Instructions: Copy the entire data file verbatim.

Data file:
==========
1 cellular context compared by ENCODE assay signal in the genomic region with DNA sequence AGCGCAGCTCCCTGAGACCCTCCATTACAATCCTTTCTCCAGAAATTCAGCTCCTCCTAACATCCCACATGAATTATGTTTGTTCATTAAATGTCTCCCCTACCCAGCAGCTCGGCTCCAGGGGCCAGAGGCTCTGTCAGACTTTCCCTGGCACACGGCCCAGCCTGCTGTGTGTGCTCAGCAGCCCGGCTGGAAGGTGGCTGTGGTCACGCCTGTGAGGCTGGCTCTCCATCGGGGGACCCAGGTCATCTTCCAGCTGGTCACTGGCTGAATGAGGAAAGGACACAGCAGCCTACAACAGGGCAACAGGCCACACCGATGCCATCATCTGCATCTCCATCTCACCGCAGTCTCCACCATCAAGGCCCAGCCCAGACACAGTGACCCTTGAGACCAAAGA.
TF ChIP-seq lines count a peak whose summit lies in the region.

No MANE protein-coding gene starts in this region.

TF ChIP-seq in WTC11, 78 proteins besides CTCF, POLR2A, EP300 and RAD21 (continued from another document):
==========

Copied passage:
1 cellular context compared by ENCODE assay signal in the genomic region with DNA sequence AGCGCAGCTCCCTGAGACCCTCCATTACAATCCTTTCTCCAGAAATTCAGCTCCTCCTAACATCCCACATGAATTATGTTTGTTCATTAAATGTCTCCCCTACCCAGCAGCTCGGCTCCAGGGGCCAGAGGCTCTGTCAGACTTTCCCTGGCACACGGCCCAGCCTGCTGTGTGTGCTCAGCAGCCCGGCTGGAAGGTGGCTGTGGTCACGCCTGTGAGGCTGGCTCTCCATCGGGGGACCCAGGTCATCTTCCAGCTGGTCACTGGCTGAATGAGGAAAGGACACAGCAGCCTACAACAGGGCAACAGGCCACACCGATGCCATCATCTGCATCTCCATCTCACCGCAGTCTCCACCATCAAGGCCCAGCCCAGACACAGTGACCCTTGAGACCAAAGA.
TF ChIP-seq lines count a peak whose summit lies in the region.

No MANE protein-coding gene starts in this region.

TF ChIP-seq in WTC11, 78 proteins besides CTCF, POLR2A, EP300 and RAD21 (continued from another document):